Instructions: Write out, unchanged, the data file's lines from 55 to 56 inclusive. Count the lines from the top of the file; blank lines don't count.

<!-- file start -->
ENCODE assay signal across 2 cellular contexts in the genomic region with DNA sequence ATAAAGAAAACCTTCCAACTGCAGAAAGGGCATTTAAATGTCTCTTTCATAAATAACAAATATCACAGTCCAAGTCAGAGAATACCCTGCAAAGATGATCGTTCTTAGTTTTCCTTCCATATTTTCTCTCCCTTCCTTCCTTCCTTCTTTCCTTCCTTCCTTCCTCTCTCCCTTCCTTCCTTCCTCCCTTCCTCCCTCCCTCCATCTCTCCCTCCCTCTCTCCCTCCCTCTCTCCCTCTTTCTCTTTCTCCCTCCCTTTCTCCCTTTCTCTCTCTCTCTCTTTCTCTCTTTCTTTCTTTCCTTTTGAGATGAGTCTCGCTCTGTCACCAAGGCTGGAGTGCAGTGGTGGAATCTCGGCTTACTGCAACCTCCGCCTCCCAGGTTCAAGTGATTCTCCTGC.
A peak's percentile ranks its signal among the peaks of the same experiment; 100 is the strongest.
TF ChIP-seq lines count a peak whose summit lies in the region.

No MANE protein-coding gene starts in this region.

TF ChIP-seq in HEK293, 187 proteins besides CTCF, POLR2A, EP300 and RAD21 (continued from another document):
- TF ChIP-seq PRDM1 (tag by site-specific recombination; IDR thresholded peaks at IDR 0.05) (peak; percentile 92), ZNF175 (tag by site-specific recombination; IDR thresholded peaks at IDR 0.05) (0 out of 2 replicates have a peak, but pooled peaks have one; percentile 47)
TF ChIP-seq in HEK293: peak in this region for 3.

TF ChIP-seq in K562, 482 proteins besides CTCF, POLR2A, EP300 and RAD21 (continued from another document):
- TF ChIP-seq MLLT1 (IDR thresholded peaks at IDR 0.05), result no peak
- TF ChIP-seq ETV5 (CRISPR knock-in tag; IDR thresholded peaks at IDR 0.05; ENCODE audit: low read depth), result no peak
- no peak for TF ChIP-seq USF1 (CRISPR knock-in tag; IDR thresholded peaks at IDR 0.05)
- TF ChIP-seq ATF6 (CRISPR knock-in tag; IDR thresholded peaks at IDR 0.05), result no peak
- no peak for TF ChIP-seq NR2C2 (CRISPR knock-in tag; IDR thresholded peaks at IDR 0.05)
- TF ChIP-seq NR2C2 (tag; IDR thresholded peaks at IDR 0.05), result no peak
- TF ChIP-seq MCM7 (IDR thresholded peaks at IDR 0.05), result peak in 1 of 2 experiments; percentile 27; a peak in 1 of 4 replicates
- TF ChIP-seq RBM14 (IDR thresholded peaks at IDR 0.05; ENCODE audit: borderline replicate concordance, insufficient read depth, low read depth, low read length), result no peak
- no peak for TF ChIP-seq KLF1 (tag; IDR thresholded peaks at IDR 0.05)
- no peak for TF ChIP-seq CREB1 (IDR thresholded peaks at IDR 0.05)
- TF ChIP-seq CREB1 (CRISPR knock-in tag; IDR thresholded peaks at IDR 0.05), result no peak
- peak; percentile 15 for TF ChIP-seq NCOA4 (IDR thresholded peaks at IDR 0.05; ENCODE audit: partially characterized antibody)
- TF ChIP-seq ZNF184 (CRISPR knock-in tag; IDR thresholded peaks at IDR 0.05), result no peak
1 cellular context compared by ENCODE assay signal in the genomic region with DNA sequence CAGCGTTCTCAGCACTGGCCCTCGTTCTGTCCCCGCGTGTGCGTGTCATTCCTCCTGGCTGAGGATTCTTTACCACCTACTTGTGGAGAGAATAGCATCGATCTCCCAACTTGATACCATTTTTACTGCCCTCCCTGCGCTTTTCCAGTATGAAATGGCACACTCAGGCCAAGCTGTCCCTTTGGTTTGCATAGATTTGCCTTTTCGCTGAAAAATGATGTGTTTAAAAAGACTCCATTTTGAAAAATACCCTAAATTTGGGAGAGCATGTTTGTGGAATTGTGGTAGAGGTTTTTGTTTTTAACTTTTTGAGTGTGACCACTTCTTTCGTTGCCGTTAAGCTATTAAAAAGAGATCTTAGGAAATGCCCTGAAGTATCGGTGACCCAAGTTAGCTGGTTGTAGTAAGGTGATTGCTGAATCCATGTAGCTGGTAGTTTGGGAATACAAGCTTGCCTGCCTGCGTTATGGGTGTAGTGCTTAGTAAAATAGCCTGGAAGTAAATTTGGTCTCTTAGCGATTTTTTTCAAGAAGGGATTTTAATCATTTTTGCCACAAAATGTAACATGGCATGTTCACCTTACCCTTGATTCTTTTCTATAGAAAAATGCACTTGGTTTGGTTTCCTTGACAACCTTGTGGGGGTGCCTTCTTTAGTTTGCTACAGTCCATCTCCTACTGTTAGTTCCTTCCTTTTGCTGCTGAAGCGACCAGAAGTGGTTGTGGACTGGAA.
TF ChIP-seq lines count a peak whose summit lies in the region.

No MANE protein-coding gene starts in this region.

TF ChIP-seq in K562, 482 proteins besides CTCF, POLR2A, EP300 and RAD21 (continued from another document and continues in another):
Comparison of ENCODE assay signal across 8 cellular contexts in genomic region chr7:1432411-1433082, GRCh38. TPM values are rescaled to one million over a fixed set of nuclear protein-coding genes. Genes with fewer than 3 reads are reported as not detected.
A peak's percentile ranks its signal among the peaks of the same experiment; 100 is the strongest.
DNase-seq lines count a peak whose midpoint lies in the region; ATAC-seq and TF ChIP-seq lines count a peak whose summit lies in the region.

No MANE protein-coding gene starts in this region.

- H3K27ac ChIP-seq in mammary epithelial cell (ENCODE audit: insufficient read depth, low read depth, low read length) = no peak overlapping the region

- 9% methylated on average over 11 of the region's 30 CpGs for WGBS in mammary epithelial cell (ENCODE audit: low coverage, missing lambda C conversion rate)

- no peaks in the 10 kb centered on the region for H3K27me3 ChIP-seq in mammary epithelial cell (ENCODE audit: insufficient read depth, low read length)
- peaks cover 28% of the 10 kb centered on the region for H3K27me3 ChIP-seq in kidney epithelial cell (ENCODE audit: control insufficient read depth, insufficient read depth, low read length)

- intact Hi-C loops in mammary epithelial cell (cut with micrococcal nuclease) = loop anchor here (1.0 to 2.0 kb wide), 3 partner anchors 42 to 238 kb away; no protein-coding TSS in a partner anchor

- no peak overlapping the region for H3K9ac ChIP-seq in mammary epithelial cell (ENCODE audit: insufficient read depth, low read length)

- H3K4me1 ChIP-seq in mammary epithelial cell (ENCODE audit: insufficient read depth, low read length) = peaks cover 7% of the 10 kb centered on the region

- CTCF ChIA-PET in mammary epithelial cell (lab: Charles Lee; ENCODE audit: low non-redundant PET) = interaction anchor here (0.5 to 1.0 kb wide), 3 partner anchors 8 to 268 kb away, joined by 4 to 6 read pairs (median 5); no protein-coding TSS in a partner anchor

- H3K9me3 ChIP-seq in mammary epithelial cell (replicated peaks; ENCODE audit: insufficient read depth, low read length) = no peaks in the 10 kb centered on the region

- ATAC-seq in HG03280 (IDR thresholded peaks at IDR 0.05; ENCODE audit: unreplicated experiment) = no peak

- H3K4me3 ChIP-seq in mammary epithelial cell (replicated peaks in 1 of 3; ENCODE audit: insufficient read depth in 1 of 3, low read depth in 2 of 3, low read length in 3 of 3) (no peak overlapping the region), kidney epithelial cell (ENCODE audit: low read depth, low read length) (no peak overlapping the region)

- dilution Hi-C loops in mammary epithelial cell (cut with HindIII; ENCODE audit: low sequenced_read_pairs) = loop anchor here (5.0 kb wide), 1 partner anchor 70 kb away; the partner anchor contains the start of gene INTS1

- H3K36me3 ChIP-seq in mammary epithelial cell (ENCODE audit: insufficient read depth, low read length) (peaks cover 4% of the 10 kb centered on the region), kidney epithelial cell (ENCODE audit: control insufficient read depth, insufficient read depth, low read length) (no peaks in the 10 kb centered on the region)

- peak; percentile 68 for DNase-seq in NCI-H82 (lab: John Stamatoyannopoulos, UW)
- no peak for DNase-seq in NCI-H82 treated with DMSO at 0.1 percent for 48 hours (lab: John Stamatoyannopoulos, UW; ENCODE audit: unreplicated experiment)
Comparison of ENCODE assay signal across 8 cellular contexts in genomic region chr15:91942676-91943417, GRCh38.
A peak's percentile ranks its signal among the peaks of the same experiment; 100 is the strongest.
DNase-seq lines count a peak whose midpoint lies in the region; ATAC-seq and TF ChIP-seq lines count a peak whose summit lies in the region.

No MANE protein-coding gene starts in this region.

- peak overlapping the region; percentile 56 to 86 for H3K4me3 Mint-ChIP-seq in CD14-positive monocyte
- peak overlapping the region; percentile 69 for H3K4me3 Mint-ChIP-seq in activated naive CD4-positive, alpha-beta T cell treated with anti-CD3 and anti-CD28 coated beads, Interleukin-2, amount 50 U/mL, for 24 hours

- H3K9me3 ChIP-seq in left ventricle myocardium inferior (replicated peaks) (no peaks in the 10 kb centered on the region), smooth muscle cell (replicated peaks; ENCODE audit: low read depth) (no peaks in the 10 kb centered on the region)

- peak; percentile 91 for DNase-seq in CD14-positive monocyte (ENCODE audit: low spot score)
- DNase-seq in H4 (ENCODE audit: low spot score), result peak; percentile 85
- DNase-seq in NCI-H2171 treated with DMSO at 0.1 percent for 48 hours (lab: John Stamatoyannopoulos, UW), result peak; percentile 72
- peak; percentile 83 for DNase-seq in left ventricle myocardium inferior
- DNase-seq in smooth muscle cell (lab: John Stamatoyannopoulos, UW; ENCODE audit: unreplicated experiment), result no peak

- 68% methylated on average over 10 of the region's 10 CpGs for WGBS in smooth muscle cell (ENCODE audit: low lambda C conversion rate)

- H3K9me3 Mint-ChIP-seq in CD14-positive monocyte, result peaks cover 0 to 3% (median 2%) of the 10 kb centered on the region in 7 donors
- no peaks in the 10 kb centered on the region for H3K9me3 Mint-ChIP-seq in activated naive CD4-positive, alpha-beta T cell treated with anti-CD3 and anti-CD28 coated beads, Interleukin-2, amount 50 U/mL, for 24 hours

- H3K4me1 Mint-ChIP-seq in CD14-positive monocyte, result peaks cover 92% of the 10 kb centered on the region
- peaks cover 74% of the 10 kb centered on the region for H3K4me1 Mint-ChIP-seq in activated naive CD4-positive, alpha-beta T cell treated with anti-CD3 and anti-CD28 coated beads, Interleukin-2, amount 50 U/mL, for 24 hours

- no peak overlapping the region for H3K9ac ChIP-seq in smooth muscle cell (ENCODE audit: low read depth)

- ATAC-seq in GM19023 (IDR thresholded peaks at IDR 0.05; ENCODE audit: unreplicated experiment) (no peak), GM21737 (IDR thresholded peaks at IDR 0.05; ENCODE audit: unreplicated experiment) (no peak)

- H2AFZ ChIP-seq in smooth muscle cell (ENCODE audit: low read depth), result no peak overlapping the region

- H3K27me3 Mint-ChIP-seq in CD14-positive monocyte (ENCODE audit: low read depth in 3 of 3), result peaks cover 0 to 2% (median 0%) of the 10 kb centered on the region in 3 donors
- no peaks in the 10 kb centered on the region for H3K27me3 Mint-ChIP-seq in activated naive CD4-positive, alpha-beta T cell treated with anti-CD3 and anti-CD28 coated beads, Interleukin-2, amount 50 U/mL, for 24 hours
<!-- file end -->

- peak; percentile 83 for DNase-seq in left ventricle myocardium inferior
- DNase-seq in smooth muscle cell (lab: John Stamatoyannopoulos, UW; ENCODE audit: unreplicated experiment), result no peak